The Jogye Order, South Korea’s largest Buddhist sect, said on Thursday that it will carry out radical reform to improve the public image of the order recently tarnished by a gambling and prostitution scandal. The order will separate monks from those engaged in administrative work of temple management and allow them to concentrate on missionary work and religious discipline.
“The size and the role of temples have expanded along with the rapid growth of the Korean society. However, (The Jogye Order) has failed to keep up with the societal transformation,” the Most Ven. Jaseung, president of the Jogye Order, said.
Last month, a Buddhist monk released video footage showing monks gambling, drinking and smoking at a hotel. He also accused the Most Ven. Jaseung, president of the Jogye Order, of procuring prostitution in 2001.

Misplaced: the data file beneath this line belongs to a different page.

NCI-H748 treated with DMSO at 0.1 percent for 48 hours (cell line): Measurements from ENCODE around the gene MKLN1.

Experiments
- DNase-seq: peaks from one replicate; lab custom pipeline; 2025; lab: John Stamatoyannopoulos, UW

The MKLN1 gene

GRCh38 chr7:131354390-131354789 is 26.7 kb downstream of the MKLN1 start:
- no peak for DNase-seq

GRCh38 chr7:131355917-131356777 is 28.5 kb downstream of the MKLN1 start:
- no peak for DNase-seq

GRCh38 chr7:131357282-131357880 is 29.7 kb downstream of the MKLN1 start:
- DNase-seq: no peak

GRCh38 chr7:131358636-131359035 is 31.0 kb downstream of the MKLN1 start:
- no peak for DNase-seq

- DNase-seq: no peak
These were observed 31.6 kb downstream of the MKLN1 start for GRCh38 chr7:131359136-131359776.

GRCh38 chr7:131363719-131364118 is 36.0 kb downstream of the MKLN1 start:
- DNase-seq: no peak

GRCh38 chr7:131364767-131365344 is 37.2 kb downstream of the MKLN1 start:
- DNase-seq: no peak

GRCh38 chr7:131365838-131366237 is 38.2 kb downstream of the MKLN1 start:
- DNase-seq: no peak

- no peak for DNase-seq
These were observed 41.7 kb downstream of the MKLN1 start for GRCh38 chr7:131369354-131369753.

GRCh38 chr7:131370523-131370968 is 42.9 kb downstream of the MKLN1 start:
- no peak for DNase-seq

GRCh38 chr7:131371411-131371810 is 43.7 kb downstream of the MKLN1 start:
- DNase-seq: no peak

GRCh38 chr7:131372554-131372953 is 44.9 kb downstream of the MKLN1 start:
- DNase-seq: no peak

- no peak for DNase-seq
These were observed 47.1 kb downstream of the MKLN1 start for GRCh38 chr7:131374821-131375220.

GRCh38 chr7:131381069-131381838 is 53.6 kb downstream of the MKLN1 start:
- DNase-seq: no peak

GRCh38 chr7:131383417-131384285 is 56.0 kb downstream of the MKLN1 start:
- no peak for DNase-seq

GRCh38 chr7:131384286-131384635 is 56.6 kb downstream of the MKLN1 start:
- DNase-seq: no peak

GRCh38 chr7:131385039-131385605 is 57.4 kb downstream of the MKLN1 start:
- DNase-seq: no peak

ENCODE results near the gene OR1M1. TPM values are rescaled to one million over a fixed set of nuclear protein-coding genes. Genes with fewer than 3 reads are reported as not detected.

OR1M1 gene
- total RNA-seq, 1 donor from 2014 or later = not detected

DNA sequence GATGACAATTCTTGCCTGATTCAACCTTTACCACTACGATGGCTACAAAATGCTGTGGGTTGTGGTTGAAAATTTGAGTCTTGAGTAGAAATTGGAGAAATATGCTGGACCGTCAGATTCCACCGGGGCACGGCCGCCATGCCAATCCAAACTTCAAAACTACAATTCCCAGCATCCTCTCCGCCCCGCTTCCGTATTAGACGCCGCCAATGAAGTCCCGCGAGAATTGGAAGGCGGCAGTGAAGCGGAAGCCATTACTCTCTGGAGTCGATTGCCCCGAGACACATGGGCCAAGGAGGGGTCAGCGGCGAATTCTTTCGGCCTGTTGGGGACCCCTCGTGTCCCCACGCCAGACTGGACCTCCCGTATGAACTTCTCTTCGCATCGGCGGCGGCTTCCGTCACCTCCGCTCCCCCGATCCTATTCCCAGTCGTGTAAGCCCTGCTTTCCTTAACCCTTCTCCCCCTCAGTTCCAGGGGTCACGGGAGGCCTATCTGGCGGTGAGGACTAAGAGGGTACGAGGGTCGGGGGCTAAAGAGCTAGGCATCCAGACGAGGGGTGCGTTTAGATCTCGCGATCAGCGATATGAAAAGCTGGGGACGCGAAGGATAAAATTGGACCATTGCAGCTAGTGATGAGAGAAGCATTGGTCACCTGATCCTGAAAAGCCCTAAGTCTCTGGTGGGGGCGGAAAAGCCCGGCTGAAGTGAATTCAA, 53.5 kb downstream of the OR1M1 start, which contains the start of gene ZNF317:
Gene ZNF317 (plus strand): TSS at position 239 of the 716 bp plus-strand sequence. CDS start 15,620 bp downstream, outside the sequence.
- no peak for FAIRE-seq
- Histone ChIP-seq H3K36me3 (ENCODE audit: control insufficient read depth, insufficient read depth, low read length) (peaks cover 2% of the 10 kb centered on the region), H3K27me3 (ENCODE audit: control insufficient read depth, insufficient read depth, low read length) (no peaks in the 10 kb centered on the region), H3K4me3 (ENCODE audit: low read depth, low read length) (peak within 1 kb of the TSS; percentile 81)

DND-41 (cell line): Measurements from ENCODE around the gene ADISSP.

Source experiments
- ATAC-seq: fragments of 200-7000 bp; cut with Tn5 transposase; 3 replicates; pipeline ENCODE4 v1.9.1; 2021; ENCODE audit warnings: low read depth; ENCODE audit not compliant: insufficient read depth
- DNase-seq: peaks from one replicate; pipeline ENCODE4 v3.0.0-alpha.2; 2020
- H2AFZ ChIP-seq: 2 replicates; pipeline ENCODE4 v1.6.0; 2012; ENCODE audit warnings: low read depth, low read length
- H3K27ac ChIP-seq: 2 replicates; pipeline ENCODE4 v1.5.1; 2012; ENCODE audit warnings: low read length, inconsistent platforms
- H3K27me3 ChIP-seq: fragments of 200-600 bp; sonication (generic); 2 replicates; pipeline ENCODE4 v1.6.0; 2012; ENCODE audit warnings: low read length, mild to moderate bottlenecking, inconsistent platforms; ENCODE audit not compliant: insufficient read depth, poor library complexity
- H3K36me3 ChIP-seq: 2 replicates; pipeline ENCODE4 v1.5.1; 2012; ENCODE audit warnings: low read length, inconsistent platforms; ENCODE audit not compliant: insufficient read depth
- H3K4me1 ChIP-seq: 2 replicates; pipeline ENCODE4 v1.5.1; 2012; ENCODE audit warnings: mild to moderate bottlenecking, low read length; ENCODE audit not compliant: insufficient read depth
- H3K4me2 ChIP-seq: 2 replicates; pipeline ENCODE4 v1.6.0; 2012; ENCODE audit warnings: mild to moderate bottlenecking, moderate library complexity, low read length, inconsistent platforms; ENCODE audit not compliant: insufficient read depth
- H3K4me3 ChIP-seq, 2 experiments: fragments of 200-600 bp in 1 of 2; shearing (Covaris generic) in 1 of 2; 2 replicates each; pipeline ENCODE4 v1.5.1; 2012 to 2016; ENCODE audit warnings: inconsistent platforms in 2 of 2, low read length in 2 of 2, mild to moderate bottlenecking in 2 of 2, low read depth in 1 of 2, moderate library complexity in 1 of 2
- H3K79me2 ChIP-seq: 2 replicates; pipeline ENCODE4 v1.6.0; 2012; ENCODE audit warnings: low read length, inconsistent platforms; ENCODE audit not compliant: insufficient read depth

A month after the revelations, the Jogye Order announced a series of reform plans, devised by a reform committee within the religious group, including transferring the role of monks in financial management of temples to trained managers who are not monks. It will establish a training school for Jogye Order employees to learn about overall administrative work, including finance and accounting.
To secure financial transparency, the order will implement a new regulation to disclose its financial sheets to the public. Profits coming from temples will be used toward missionary work, welfare for monks and to improve the management of its temples, the order added.
As part of its effort to improve financial transparency, the Jogye Order will request temples to issue receipts and accept credit card payments. It will also adopt an online ticketing system for temples charging admission fees to visitors.
The Jogye Order will also temporarily operate a correction center under the reform committee and legislate a new law to strengthen disciplinary actions against monks who commit crimes or damage the order’s image.
By Cho Chung-un (firstname.lastname@example.org)